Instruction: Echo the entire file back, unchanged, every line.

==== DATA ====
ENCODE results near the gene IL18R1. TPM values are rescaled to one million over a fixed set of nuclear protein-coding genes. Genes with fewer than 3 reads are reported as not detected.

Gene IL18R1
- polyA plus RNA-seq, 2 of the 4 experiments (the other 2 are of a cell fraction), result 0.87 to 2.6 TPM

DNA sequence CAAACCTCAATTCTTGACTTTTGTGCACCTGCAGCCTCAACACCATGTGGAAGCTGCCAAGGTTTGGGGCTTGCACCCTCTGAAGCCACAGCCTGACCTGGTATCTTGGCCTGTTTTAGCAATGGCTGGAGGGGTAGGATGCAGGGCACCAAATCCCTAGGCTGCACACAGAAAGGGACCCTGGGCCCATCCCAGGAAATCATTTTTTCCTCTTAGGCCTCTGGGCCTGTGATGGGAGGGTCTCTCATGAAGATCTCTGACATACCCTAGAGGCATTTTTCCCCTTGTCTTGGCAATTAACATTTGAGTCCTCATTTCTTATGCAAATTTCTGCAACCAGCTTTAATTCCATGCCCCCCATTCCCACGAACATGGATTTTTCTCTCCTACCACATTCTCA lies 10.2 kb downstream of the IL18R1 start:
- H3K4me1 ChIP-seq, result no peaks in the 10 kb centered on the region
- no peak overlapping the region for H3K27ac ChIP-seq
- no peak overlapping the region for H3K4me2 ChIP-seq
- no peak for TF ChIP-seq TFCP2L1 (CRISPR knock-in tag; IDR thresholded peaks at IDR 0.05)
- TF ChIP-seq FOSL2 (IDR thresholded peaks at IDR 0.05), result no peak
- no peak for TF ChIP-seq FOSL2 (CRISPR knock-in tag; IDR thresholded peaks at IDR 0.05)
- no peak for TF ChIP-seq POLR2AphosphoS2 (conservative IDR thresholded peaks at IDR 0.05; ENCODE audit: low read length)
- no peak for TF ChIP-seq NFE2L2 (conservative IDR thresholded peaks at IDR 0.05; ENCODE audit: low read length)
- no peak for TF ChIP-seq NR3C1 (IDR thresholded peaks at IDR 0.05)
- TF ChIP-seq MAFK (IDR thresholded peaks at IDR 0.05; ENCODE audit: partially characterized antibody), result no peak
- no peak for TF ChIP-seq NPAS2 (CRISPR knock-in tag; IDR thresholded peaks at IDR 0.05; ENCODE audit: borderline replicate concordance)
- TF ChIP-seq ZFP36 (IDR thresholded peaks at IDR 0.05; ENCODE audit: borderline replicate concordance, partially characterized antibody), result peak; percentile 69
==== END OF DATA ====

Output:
ENCODE results near the gene IL18R1. TPM values are rescaled to one million over a fixed set of nuclear protein-coding genes. Genes with fewer than 3 reads are reported as not detected.

Gene IL18R1
- polyA plus RNA-seq, 2 of the 4 experiments (the other 2 are of a cell fraction), result 0.87 to 2.6 TPM

DNA sequence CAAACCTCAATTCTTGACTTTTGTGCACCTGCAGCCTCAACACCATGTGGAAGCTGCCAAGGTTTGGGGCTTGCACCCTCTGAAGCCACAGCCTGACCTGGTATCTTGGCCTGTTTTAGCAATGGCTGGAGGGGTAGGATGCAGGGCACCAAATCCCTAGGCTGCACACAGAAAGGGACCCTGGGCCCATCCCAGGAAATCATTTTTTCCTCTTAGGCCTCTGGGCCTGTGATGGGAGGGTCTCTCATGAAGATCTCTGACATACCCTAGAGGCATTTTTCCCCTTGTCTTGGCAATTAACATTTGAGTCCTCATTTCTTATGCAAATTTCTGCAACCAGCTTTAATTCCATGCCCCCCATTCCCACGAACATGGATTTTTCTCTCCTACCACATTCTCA lies 10.2 kb downstream of the IL18R1 start:
- H3K4me1 ChIP-seq, result no peaks in the 10 kb centered on the region
- no peak overlapping the region for H3K27ac ChIP-seq
- no peak overlapping the region for H3K4me2 ChIP-seq
- no peak for TF ChIP-seq TFCP2L1 (CRISPR knock-in tag; IDR thresholded peaks at IDR 0.05)
- TF ChIP-seq FOSL2 (IDR thresholded peaks at IDR 0.05), result no peak
- no peak for TF ChIP-seq FOSL2 (CRISPR knock-in tag; IDR thresholded peaks at IDR 0.05)
- no peak for TF ChIP-seq POLR2AphosphoS2 (conservative IDR thresholded peaks at IDR 0.05; ENCODE audit: low read length)
- no peak for TF ChIP-seq NFE2L2 (conservative IDR thresholded peaks at IDR 0.05; ENCODE audit: low read length)
- no peak for TF ChIP-seq NR3C1 (IDR thresholded peaks at IDR 0.05)
- TF ChIP-seq MAFK (IDR thresholded peaks at IDR 0.05; ENCODE audit: partially characterized antibody), result no peak
- no peak for TF ChIP-seq NPAS2 (CRISPR knock-in tag; IDR thresholded peaks at IDR 0.05; ENCODE audit: borderline replicate concordance)
- TF ChIP-seq ZFP36 (IDR thresholded peaks at IDR 0.05; ENCODE audit: borderline replicate concordance, partially characterized antibody), result peak; percentile 69